A Night at the Opera has some of Queen's best-known songs, including "Bohemian Rhapsody." But what if I told you that "Bohemian Rhapsody" isn't even the best song on A Night at the Opera, or at least not the most epic?
A Night at the Opera has Queen trying on a number of musical styles, sometimes several in the same song. The 1975 release has a proto-power ballad, ragtime, quasi-operatic epics, Dixieland, and (of course) straight-up rock 'n roll.
It's worth noting that everybody gets some time in the spotlight here, with songs by Freddie Mercury, Brian May, Roger Taylor, and John Deacon.
It's not entirely clear what direction "Death on Two Legs (Dedicated To…)" is going to go in, at first, but it quickly comes into focus as one of Queen's heavier numbers. May turns in some especially intricate fretwork on this one, and then it comes to a rather abrupt close.
The album pivots sharply to what sounds like something out of an old-timey radio show. Mercury's vocals sound like they're coming out of an old transistor radio, and he puts on an affectation of an older style. It's right in and right back out again, with a run-time of just more than a minute, and then leads right into Taylor's power ballad to his… car.
"I'm in Love with My Car" enjoyed, if not heavy rotation, at least regular play on Album Oriented Rock (AOR) when I was a kid. Not one of Queen's biggest songs, but I knew it well before I ever picked up Opera. It pairs well with Deacon's "You're My Best Friend," which is a little sappy but also almost impossible not to sing along with. From any other band it might sound a bit schmaltzy, but with Mercury on vocals it sounds entirely sincere. And, of course, it's hard to ignore May's solos.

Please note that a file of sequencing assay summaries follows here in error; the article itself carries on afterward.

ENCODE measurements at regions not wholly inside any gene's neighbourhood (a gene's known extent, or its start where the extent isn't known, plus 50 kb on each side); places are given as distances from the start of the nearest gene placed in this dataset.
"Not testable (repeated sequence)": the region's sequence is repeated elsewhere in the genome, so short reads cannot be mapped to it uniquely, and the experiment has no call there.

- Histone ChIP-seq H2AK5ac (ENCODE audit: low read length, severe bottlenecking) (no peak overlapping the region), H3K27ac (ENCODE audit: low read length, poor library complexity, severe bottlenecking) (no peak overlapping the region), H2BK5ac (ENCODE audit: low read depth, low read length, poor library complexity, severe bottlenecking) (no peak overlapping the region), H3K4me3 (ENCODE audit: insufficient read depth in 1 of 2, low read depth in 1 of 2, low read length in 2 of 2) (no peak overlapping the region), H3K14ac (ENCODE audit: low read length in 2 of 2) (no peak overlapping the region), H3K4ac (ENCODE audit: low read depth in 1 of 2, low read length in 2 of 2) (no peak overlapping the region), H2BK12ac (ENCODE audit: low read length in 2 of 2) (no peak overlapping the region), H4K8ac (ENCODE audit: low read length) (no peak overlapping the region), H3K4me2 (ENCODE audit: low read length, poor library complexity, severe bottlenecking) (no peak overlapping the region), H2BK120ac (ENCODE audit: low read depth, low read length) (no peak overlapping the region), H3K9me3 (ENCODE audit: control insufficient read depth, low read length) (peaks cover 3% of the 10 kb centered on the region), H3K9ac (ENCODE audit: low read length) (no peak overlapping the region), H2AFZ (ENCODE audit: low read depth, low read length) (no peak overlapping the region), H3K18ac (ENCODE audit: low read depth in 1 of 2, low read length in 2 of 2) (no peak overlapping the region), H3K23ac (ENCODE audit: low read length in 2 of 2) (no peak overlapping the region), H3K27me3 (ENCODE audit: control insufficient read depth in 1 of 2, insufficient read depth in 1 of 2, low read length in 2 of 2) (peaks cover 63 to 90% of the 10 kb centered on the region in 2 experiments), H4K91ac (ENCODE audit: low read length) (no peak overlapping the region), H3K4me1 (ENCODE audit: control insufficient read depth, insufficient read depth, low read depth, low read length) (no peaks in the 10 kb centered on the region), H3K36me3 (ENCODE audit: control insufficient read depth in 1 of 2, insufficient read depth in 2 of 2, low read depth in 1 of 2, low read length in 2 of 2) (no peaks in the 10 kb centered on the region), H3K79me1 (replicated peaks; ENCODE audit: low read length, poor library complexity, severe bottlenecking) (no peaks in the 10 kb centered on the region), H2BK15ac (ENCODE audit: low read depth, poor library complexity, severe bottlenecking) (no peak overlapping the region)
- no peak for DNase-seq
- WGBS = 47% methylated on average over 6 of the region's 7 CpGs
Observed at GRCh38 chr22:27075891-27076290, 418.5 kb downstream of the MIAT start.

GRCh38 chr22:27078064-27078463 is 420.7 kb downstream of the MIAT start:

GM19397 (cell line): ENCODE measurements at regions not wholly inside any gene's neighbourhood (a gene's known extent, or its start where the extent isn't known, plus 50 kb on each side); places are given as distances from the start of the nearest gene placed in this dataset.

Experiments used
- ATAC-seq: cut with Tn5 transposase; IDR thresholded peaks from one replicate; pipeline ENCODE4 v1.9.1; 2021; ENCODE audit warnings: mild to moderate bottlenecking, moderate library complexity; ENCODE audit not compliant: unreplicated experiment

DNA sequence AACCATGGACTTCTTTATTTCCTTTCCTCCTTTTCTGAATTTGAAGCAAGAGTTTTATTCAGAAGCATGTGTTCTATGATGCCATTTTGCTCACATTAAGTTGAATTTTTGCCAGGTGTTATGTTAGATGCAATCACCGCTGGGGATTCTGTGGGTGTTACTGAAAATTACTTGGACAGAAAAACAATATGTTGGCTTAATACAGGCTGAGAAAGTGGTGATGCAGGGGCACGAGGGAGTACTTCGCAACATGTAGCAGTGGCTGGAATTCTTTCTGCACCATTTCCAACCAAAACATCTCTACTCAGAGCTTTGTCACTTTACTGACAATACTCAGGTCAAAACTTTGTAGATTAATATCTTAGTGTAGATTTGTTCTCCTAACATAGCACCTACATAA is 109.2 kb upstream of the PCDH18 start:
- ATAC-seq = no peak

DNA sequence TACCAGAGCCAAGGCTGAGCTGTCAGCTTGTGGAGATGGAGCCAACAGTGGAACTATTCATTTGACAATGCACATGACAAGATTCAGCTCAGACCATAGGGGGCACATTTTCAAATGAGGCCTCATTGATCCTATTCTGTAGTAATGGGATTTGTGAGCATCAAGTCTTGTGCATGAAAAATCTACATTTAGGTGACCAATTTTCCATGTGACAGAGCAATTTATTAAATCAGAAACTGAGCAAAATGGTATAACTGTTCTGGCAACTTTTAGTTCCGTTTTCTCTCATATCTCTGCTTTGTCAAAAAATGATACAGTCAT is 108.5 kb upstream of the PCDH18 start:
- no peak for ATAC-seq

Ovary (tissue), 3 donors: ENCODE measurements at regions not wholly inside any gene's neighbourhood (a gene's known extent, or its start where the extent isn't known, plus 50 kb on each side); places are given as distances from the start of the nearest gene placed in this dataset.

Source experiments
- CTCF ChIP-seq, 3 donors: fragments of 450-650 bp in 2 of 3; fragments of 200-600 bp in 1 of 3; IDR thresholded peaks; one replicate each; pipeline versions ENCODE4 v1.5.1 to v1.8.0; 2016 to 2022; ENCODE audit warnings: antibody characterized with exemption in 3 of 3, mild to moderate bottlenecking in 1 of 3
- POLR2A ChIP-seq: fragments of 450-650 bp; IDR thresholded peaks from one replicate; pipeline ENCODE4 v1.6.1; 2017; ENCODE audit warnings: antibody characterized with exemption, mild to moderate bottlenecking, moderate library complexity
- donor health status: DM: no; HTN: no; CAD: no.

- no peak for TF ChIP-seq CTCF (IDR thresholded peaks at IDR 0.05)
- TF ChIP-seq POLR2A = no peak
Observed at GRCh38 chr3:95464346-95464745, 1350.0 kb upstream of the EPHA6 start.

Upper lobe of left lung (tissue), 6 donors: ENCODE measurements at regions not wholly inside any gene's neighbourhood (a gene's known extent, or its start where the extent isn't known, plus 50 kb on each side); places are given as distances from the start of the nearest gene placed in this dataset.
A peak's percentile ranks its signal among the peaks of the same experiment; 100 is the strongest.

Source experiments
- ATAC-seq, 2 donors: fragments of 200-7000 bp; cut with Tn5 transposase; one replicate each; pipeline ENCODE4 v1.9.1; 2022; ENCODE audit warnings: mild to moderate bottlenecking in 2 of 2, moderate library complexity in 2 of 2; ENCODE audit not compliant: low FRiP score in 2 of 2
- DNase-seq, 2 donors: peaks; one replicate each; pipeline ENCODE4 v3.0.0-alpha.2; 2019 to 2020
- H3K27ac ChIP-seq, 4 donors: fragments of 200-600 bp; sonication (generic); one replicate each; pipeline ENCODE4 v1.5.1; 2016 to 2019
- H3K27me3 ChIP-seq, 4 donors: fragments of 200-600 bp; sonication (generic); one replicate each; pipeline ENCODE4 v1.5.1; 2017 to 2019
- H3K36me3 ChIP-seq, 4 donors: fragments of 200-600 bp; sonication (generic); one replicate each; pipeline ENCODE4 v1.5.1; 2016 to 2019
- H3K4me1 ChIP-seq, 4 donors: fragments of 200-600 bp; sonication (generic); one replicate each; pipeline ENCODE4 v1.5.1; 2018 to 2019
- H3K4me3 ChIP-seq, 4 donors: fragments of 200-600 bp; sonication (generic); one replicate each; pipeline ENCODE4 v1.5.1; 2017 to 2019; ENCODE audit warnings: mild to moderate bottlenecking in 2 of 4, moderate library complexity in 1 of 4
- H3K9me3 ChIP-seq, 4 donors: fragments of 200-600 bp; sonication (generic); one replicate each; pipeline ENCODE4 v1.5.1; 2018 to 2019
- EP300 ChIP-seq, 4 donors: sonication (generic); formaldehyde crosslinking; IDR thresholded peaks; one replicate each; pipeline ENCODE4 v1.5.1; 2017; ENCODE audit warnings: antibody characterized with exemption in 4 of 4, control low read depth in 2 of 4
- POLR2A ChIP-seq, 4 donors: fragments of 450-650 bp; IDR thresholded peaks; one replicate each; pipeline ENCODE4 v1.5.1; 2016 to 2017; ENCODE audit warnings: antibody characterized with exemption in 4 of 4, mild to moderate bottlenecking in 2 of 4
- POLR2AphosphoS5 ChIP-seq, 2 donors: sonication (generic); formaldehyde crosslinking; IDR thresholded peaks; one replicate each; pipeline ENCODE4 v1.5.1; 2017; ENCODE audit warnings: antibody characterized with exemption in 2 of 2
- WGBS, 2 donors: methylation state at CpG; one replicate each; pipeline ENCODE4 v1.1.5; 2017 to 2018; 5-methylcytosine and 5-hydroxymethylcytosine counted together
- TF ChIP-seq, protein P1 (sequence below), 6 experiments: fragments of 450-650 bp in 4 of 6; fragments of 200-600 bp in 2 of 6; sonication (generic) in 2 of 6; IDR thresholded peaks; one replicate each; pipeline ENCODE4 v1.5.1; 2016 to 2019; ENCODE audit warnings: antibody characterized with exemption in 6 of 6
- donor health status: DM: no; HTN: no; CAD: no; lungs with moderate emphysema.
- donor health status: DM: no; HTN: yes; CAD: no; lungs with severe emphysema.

How many classic rock albums have wistful songs about the effects of time dilation? Damned few, I'd expect. Beautiful 12-string guitar on this, and Deacon on double bass.
After "39," we need a little pick-up, and we get that (and then some) with "Sweet Lady." This is a great romp, just pure fun. By this point in A Night at the Opera, you know to be prepared for anything – even a little ragtime-ish ditty like "Seaside Rendezvous" with a kazoo-chorus. Yes, you read that right.
The first track on side two, for those who listened to the album first in a format that required "sides," is more than eight minutes of bliss. "The Prophet's Song," for my money, is the most impressive track on the album. Like "Bohemian Rhapsody," it incorporates Mercury doing rounds with himself thanks to the wonders of multi-track tape. It begins, and ends, with a lovely acoustic piece. It soon blossoms into an epic rock number, and then progresses into the aforementioned rounds.
It is, all on its own, quite the musical journey.
"Love of My Life," and "Good Company" are perfectly lovely. "Good Company," again, expands Queen's musical styles by dipping into a jazzy and unusual style. Lyrically it explores a similar theme to "Cat's in the Cradle." The song's protagonist dives into his work to the point that he's neglected friends, family, and finally is left by his wife. "All through the years in the end it appears, here was never really anyone but me."
Now, what are the odds that anyone who's read this far hasn't heard "Bohemian Rhapsody"? It does not, frankly, seem very likely. Although these days I slightly prefer "Prophet's Song" to "Rhapsody," by no means does that imply I don't love the song enormously. It's an amazing piece of work, almost mind-blowing.
What can follow that? Very little, but you can't close the album on that note ‐ so Queen instead leave the album with an instrumental version of "God Save the Queen."
I know that tastes vary when it comes to music, so it's possible that a human could listen to A Night at the Opera and not love it. But you can't listen to this one and not appreciate the genius at work and the sheer brilliance of the performances. It is one of the best albums produced in rock in the 70s, if not of all time.